George Luks.jpg (69009 bytes)

GEORGE LUKS 1866-1933
The Cafe Francis,
. 1906
Oil on canvas, 36
X 42" (91.44 x 106.68 cm.)
Signed, lower left
Museum purchase, 960-0-105

The joie de vivre animating The Cafe Francis also characterized its creator, popularly known as "Lusty Luks." Contemporaries spoke admiringly of both George Luks's art and his persona; "the vitality of him!" declared the New York critic James Huneker.1 Luks, whose hard-drinking and pugnacious ways were legendary, fostered an image of himself that was larger than life. He claimed to be a professional boxer named "Chicago Whitey" and he confidently asserted that not only could he "paint with a shoestring dipped in lard," but that "there are only two great artists in the world-Frans Hals and little old George Luks!"
It is not Hals, however, who lies behind The Cafe Francis, but Pierre-Auguste Renoir. Indeed, The Cafe Francis is one of Luks's most Impressionist compositions and differs from his better-known, more darkly colored scenes of lower-class urban life. Here the lighter palette, the feathery brushstrokes defining the woman, her dress and accessories, the cropping of figure s-especially the shadowy figure at left-and the sense of immediacy all contribute to the Impressionist flavor. With its robust, beaming figures, The Cafe Francis conveys a buoyant optimism associated with Renoir's work, which Luks had admired when in Europe.
Luks had little formal training; he had studied for a month at the Pennsylvania Academy of the Fine Arts in 1884 and traveled extensively in Europe during the early 1890s. In 1894, he joined the Philadelphia Press as an illustrator, and began meeting other newspaper artists including John Sloan, Everett Shinn, and William Glackens. Like them, he associated with Robert Henri and moved to New York by the end of the decade. There Glackens encouraged Luks to return to painting despite his successful career as an illustrator and cartoonist. When Luks composed The Cafe Francis he most likely had in mind Glackens's painting, Chez Mouquin (1905, Art Institute of Chicago).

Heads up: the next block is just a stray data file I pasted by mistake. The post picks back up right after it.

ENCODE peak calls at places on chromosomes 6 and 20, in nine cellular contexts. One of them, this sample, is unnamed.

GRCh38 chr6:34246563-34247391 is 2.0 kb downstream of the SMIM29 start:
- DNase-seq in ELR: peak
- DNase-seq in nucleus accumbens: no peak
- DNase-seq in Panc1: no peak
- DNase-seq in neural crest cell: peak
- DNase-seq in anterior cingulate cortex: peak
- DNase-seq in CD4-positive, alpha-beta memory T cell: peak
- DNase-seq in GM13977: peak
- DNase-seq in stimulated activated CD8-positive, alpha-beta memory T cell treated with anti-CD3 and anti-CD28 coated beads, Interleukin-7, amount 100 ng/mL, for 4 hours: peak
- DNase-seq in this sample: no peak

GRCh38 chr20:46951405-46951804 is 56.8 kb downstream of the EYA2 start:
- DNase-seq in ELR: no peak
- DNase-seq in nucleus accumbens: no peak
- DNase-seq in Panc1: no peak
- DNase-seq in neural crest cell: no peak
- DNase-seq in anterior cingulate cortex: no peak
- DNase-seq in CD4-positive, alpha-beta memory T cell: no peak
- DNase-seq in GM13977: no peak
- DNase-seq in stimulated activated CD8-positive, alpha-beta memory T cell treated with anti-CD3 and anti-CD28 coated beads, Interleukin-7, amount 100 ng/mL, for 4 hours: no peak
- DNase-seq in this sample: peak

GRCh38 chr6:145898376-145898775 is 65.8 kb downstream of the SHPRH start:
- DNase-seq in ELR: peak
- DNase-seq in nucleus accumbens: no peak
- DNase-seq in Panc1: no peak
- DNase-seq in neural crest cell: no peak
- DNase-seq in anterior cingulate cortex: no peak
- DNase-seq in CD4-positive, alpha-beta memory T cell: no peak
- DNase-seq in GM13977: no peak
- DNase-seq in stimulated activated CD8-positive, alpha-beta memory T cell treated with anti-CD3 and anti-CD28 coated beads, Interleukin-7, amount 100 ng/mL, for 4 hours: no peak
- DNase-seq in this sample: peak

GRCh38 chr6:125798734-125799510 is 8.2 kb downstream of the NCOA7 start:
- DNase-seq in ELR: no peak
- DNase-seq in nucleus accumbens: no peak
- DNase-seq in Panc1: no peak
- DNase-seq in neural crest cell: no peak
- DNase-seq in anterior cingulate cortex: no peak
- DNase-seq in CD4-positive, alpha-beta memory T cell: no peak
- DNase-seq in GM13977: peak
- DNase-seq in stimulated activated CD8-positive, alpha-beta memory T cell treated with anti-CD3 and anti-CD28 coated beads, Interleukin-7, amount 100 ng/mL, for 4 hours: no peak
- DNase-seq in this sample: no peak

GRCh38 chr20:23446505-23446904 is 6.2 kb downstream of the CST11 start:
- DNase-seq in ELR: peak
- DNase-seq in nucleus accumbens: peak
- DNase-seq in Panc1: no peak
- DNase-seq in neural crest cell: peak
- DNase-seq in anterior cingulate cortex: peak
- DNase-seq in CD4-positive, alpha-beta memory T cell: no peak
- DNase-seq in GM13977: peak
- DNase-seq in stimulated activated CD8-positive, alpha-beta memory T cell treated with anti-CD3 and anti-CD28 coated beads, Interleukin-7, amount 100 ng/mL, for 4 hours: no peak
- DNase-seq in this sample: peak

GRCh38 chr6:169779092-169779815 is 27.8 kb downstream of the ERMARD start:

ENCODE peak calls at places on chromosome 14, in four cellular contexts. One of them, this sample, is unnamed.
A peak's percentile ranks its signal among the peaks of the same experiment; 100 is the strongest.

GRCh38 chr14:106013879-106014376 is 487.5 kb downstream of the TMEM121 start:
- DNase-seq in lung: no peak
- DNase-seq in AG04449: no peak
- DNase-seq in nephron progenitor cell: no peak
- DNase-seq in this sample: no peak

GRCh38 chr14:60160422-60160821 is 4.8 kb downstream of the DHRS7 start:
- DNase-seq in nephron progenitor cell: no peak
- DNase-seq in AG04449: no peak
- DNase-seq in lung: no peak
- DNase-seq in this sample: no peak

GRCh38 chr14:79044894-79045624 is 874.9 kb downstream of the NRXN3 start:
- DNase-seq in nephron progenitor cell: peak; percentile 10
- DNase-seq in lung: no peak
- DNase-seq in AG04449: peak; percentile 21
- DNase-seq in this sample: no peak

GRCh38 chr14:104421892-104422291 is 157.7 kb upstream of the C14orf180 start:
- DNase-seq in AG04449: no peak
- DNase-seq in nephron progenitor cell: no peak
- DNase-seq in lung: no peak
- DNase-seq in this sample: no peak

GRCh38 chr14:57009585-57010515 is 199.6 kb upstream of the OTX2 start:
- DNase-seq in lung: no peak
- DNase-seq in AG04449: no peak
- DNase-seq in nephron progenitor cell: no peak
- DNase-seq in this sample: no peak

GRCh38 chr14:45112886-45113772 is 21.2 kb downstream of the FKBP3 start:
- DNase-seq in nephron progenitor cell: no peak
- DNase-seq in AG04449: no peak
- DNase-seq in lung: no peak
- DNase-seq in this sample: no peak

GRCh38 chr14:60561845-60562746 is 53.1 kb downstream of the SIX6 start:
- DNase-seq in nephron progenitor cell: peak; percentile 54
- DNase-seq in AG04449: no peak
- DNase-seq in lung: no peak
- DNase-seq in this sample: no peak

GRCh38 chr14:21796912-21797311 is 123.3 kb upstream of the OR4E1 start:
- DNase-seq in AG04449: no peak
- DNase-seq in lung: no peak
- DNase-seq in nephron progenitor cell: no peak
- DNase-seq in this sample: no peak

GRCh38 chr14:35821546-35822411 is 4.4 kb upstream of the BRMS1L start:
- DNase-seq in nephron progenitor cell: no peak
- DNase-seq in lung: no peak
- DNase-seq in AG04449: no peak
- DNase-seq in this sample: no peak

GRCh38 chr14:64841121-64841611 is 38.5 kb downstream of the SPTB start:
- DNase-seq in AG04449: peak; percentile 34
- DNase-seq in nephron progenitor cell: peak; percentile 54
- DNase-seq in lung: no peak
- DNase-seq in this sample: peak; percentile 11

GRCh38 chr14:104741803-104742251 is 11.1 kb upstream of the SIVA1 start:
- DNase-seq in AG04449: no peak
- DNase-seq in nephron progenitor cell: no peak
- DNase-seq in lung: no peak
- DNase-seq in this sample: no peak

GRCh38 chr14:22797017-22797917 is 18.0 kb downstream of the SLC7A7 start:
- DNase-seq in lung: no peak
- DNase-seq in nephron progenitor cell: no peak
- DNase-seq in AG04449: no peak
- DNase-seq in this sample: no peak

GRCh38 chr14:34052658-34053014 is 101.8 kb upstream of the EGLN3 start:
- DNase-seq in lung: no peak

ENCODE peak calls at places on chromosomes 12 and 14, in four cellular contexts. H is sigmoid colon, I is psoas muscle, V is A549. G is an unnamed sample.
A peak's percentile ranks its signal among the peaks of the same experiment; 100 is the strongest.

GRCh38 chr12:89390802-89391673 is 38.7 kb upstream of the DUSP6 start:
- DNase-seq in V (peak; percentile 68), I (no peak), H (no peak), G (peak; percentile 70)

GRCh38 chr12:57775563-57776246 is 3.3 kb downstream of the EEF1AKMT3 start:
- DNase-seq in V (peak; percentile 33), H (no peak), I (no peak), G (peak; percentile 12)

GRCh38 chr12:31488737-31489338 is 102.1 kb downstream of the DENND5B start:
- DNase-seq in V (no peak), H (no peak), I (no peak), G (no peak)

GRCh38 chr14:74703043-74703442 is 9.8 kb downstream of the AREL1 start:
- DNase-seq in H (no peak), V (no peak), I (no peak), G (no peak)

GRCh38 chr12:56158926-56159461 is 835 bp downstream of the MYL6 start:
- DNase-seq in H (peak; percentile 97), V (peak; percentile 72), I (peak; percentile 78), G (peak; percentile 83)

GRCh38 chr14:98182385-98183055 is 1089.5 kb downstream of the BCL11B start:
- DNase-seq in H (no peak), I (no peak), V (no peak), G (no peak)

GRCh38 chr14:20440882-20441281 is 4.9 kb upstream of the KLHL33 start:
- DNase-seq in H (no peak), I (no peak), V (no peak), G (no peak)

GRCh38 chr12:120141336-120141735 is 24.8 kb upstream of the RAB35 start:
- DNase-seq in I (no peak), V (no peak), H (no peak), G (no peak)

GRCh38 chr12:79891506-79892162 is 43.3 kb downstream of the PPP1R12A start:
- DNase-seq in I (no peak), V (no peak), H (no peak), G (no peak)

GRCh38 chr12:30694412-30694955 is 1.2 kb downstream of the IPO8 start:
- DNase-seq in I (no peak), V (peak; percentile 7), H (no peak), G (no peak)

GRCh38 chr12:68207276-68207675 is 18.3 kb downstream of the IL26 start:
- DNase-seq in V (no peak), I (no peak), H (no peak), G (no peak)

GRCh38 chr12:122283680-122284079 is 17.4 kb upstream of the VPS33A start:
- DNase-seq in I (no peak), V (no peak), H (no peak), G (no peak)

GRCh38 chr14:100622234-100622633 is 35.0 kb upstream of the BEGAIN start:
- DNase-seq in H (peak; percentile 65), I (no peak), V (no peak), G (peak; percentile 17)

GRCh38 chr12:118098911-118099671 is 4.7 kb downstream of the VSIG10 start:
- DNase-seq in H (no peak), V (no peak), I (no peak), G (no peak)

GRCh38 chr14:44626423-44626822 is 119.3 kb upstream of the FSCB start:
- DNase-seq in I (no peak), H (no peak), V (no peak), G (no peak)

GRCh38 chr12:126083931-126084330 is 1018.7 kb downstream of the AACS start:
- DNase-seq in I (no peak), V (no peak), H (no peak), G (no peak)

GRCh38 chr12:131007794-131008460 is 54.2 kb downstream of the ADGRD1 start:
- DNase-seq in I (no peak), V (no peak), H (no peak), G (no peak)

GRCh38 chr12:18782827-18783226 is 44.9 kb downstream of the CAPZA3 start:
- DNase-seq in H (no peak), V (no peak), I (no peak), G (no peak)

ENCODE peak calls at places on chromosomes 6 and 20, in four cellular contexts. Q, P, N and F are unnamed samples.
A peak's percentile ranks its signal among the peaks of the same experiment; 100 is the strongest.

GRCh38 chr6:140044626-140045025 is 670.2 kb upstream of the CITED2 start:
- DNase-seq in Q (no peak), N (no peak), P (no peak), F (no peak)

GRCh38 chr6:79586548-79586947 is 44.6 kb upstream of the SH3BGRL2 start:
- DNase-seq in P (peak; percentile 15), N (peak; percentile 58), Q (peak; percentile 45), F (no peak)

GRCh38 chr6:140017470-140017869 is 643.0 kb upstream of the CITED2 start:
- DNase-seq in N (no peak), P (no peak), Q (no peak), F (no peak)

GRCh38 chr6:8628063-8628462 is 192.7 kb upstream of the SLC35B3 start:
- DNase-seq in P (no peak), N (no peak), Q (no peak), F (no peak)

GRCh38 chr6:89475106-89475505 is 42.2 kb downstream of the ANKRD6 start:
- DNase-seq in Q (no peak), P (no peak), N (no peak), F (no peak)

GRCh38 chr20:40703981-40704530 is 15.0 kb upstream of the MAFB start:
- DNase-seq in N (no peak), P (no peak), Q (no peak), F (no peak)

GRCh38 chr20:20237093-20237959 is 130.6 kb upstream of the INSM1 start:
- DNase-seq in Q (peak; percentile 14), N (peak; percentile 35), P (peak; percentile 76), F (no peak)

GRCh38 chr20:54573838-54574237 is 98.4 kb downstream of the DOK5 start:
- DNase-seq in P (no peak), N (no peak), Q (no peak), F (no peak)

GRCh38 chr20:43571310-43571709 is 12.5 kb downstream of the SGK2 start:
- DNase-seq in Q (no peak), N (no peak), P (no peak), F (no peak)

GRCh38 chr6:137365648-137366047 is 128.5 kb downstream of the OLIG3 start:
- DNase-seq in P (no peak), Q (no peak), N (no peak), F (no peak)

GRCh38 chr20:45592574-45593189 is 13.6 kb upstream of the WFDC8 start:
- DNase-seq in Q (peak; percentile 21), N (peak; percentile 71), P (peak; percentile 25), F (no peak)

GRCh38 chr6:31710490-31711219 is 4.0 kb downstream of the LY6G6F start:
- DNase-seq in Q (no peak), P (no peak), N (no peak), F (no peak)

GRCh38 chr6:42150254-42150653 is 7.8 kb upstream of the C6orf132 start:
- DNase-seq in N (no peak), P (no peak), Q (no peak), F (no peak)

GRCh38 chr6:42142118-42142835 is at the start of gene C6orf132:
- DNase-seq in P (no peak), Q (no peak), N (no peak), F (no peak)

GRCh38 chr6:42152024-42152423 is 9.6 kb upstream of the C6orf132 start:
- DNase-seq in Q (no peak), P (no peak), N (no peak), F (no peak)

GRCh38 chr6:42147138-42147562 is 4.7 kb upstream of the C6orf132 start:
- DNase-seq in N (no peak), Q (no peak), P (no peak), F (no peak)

In his work, Glackens, like-Luks in his, depicts the powerful-looking James Moore with one of his "daughters" (Moores euphemism for his female companions). Moore owned the Cafe Francis, which he advertised as "New York's Most Popular Resort of the New Bohemia." Located at 53 West 35th Street in New York City, the Cafe Francis rivaled Mouquin's as a restaurant popular with artists and writers. Luks, Glackens, and their friends patronized both establishments. Both Glackens's and Luks's compositions focus on a large-scale couple in a noisy, active restaurant setting, but Luks shows James Moore as older, suggesting that his painting followed the Glackens. Although not dated, The Cafe Francis probably was painted around 1906, after Glackens's composition and before the Cafe Francis closed in 1908.
1908 was also the year that Luks and seven of his peers exhibited at the Macbeth Galleries in New York as The Eight. Triggered by the rejection of a Luks painting from the 1907 National Academy of Design annual show, the eight artists-who besides Luks included Henri, Glackens, Sloan, Shinn, Ernest Lawson, Maurice Prendergast, and Arthur Davies successfully mounted an anti- Establishment exhibition that signaled the demise of academic authority.
In the following years, Luks, who had had six works included in the 1913 Armory Show, garnered major awards from the Corcoran Gallery of Art and the Pennsylvania Academy of the Fine Arts. The Establishment embraced his once - considered-radical art. Still, Luks never ceased his outspoken manner and described himself in a talk given the year before his death in terms that resonate remarkably with the lively spirit portrayed in The Cafe Francis: "I'm George Luks, and I'm a rare bird. You people stick with me and you'll have a good time."